1st Edition

At Home with the Aztecs An Archaeologist Uncovers Their Daily Life

By Michael Smith Copyright 2016
    158 Pages
    by Routledge

    158 Pages
    by Routledge

    At Home with the Aztecs provides a fresh view of Aztec society, focusing on households and communities instead of kings, pyramids, and human sacrifice. This new approach offers an opportunity to humanize the Aztecs, moving past the popular stereotype of sacrificial maniacs to demonstrate that these were successful and prosperous communities. Michael Smith also engagingly describes the scientific, logistic and personal dimensions of archaeological fieldwork, drawing on decades of excavating experience and considering how his research was affected by his interaction with contemporary Mexican communities. Through first-hand accounts of the ways archaeologists interpret sites and artifacts, the book illuminates how the archaeological process can provide information about ancient families. Facilitating a richer understanding of the Aztec world, Smith’s research also redefines success, prosperity and resilience in ancient societies, making this book suitable not only for those interested in the Aztecs but in the examination of complex societies in general.

    Chapter 1. Rusty Nails, Stone Walls and a Drum

    The Aztecs: Bloodthirsty Savages or Just Regular Folks?

    Who Were the Aztecs, Anyway?

    Aztec Families and Households

    Aztec Communities

    My Journey to Aztec Households and Communities

    Chapter 2. The Discovery of Aztec Peasants

    The Invisible Aztec Peasant

    Background to the Fieldwork

    Getting into the Field

    Digging Houses at Capilco

    More Houses at Cuexcomate

    "Any Idiot Knows These Walls were Foundations for Adobe Bricks!"

    The Village of Tetlama

    Where are all the Bodies?

    Celebrating the End of the World

    Farming the Hillsides

    The Rainy Season Begins and the Excavation Ends

    Chapter 3. Reconstructing Daily Life

    Our Lab in the Emperor Maximilian’s Stable

    Hand-Made Tortillas

    The Artifacts of Daily Life

    Access to Markets

    The Hidden Realm of Domestic Ritual

    Rich and Poor

    Changes in Rural Society

    Chapter 4. A High Quality of Life

    Wealthy Households

    Household Choice and the Diversity of Goods

    External Social Networks

    Aztec Summer Camp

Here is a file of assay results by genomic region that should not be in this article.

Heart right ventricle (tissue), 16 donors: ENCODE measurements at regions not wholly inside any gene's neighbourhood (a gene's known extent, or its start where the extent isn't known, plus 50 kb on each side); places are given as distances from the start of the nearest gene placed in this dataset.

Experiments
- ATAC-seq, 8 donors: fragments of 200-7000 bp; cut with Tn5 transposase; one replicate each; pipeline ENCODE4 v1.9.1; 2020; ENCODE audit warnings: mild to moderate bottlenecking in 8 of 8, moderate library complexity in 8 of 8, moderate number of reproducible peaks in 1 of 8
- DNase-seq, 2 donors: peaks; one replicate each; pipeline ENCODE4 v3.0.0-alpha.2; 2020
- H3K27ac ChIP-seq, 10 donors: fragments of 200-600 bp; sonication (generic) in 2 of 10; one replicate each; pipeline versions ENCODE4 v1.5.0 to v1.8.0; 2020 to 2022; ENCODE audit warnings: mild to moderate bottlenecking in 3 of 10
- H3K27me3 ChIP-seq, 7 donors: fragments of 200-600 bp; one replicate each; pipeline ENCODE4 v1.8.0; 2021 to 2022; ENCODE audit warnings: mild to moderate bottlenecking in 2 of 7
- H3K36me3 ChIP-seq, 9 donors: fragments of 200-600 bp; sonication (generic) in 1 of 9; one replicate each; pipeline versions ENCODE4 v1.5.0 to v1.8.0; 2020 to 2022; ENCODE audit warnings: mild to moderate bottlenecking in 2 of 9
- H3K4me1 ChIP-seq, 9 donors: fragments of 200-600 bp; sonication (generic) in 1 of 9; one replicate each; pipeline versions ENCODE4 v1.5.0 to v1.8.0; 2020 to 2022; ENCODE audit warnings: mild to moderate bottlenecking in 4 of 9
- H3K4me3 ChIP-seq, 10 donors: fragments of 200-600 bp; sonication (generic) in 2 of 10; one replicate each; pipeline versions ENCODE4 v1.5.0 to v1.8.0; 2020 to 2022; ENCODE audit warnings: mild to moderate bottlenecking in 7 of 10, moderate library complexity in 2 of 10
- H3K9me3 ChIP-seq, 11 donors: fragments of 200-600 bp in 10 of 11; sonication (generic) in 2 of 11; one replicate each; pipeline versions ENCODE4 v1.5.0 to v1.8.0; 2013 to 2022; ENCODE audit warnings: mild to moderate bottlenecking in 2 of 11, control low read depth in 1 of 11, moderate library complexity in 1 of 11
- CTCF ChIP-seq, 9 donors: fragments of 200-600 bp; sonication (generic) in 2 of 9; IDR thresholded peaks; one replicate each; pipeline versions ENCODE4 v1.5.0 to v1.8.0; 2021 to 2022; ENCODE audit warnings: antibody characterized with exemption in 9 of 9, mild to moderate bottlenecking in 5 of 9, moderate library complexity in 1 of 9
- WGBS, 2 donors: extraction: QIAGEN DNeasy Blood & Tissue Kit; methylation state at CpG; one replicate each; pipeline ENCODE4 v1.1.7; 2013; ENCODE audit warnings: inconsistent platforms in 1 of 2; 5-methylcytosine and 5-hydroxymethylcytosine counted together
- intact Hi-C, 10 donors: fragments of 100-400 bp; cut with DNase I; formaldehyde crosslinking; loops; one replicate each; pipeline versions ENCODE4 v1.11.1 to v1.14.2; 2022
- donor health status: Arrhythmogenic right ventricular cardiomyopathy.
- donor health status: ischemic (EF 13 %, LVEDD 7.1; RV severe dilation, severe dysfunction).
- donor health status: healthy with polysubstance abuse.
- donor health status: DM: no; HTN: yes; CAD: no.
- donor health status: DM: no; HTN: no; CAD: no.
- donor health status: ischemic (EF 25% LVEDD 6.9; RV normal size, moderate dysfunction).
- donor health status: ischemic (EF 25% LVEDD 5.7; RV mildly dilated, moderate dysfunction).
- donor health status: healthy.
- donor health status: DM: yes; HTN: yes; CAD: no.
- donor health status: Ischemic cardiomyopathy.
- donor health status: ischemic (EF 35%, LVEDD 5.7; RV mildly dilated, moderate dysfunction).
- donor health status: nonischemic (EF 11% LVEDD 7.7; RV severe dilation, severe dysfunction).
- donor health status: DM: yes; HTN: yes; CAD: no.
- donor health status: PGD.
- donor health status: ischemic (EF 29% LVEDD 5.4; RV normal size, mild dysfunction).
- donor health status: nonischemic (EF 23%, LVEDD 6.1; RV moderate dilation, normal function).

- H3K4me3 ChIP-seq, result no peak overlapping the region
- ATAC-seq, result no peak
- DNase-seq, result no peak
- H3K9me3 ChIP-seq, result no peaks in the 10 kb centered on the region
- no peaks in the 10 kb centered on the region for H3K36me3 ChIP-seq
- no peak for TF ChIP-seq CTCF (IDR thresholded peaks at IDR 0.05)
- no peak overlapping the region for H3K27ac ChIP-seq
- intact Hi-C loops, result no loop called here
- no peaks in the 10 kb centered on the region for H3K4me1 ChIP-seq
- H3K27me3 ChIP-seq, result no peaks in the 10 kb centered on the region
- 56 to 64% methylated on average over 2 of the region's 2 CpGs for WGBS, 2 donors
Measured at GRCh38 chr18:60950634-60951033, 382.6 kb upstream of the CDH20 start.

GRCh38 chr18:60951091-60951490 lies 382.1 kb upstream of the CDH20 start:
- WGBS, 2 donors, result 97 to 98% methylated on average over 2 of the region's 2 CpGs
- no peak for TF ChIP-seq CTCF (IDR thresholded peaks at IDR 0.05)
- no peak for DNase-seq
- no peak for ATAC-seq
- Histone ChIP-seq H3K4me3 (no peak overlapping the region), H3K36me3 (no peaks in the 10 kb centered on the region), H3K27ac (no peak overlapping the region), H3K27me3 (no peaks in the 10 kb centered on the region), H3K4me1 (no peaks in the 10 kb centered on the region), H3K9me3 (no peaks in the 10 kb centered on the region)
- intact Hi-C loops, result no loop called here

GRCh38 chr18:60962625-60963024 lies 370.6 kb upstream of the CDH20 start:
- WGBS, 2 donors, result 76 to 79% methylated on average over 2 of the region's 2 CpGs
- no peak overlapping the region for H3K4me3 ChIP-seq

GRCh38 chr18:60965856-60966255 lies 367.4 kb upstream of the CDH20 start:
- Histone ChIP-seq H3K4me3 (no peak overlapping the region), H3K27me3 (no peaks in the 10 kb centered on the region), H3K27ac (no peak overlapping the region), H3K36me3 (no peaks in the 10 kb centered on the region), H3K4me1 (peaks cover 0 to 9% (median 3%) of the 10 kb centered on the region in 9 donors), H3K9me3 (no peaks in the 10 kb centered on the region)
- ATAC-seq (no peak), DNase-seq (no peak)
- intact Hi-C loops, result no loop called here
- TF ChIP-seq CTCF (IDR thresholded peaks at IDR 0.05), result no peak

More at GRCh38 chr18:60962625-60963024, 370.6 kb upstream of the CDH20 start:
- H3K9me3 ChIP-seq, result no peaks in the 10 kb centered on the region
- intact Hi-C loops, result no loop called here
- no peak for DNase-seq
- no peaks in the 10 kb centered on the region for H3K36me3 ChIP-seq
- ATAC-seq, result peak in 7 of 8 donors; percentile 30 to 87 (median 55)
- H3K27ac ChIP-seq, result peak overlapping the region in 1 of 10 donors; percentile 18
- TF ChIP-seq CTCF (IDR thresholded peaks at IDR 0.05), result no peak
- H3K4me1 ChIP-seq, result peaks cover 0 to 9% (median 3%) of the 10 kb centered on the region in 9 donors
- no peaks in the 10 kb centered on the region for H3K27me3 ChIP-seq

The Mexica Imperial Protection Racket

    The One Percent and the Ninety-Nine Percent

    Successful Rural Households

    Chapter 5. Excavations in an Urban Community

    Urban Survey: Knocking on Doors and Being Chased by Dogs

    The Site is Invaded by a Squatters Settlement

    We Excavate Anyway

    An Elite Residence

    Burial of the Dead

    Irrigation and Urban Agriculture

    Excavation in the Churchyard

    Chapter 6. Urban Life

    Daily Life

    Our Laboratory in Yautepec

    Flutes, Whistles, and Rattles

    Obsidian Workshops

    Scientific Studies of Trade

    Life in the Big City

    Cortés and the Spanish Conquest

    Chapter 7. Resilient Communities

    What is a Community?

    The Calpolli: Key to Community Success

    Responsive Local Government: The City-State

    Chapter 8. Lessons From the Dirt

    A New View of Aztec Society

    Why were these Households and Communities Successful?

    Sustainable Smallholder Agriculture

    A New Archaeology of Households and Communities

    The Aztecs and the Urban Revolution

    Lessons for Communities Today


    Michael E. Smith is one of the leading international authorities on the Aztecs, with extensive experience excavating at Aztec sites. He is currently a Professor of Archaeology in the School of Human Evolution and Social Change at Arizona State University.

    *** Winner of the Society of American Archaeology 2017 Book Award - Popular ***

    "Resisting the trappings of ‘monumental archaeology’– a fixation on kings, priests, pyramids, and bloody ceremonies that has for so long dominated scholarly discourse – Michael E Smith instead focuses on the life of the ‘ordinary’ Aztec, diving into trash heaps and exploring households in order to investigate the humble communities that actually made up the largest part of Aztec society... Through his remarkably engaging narrative, Smith often weaves personal anecdotes and methodological insights, drawing the reader into the hot Mexican dirt right alongside him."— Current World Archaeology

    "Smith is one of the preeminent authorities and archaeologists of the Aztec, and his compassionate rendition in this instance is a welcome contribution. In this eminently readable, engaging account, he weaves a wondrous archaeological tapestry of the unsung heroes and prosperous peasant communities whose resilience, determination, and cultural knowledge stand in stark contrast to the myths and misgivings that today cloud the interpretation of thousands of years of Mesoamerican civilization and civility. Summing up: Essential"— R. G. Mendoza, CHOICE Reviews